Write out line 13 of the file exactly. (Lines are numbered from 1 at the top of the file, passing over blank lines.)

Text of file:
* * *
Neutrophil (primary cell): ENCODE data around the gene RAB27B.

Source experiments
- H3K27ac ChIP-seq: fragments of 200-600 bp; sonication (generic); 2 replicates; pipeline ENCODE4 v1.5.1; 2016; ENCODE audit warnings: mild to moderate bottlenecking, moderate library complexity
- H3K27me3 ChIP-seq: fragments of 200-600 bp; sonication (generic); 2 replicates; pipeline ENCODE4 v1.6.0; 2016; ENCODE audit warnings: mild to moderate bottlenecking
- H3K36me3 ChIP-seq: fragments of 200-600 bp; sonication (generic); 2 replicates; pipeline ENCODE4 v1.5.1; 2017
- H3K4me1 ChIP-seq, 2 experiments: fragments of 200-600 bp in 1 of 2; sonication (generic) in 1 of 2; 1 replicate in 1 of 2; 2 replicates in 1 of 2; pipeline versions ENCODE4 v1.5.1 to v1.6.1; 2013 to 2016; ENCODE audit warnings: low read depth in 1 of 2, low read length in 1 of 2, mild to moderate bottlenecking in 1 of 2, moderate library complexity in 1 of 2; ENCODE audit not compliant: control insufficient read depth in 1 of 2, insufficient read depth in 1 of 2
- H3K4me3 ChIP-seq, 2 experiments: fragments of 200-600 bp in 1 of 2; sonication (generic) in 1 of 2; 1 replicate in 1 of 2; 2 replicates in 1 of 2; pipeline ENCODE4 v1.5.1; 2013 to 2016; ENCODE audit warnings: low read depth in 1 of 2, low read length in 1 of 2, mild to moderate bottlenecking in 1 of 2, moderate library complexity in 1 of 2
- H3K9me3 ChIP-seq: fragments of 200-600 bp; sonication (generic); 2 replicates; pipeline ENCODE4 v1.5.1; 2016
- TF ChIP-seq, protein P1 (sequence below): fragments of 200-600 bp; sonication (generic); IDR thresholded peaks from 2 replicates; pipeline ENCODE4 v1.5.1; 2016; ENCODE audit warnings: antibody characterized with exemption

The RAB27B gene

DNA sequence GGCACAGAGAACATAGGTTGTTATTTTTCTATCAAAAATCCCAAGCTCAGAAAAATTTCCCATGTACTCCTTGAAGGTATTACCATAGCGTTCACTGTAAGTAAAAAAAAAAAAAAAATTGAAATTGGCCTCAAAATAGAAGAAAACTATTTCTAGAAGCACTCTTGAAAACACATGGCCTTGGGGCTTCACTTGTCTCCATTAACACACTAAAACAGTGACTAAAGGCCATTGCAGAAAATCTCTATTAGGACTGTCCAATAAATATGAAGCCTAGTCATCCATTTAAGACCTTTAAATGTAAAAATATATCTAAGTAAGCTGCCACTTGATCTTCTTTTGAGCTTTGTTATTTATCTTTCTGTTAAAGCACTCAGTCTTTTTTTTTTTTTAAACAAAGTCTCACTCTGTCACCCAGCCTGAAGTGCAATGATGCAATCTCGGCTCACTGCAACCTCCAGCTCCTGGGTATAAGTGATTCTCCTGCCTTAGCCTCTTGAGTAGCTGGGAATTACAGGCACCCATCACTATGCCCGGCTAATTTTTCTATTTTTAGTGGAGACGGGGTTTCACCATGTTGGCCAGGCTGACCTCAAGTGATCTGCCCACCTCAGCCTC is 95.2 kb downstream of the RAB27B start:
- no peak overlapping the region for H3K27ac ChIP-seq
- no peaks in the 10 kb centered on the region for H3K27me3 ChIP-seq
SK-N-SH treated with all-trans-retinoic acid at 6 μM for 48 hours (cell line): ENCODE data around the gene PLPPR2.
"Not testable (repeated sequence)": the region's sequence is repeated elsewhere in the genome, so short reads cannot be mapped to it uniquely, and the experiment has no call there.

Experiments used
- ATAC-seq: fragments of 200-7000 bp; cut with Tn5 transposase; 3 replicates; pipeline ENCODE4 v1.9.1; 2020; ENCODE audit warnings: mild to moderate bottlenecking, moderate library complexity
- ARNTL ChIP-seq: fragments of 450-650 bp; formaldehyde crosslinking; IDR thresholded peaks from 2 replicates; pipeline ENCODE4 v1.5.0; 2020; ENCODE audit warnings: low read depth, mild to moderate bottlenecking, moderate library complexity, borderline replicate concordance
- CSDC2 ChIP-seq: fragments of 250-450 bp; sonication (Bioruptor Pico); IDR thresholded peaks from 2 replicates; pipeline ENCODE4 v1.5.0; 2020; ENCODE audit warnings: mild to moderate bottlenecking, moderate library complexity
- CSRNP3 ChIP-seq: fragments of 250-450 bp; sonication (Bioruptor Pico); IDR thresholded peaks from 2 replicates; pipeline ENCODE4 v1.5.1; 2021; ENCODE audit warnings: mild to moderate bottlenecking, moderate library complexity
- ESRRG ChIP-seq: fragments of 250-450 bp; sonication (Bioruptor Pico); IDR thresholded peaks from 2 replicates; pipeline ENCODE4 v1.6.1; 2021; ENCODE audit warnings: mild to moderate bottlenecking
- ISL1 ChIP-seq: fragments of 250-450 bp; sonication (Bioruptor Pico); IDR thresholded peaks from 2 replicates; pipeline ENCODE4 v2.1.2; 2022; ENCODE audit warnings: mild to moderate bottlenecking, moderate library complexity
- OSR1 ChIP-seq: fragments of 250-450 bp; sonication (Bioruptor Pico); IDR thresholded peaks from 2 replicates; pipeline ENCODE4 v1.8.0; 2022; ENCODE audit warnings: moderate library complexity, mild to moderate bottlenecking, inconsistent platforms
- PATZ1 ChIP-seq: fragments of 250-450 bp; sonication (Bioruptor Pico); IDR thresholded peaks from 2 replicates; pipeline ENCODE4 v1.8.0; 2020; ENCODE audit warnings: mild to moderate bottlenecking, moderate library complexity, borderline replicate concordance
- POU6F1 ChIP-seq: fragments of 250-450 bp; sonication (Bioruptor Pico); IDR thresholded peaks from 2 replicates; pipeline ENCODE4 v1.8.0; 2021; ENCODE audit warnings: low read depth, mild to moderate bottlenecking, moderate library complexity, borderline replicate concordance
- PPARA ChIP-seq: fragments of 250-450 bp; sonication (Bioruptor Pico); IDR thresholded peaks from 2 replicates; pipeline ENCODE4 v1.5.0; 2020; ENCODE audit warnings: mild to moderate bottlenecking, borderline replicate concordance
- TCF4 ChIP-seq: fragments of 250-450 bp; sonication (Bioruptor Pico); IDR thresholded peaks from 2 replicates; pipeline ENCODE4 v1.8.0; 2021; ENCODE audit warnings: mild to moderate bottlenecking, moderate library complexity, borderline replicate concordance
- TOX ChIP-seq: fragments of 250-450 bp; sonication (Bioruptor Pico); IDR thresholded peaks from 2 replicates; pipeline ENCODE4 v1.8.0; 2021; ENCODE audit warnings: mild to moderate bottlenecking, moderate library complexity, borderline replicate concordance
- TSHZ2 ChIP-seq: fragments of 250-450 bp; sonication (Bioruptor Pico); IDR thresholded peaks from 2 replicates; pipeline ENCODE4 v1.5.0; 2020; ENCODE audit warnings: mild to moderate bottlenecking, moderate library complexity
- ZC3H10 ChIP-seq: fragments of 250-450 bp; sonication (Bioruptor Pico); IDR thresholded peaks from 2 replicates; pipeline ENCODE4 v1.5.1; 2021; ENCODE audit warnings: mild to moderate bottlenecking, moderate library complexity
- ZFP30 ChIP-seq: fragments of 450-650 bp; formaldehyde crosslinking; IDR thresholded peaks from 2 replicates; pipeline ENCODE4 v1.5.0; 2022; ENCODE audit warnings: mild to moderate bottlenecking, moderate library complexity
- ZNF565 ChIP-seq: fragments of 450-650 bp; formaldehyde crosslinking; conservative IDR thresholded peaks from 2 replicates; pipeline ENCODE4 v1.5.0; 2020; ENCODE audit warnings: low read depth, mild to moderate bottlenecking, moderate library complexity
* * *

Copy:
- no peaks in the 10 kb centered on the region for H3K27me3 ChIP-seq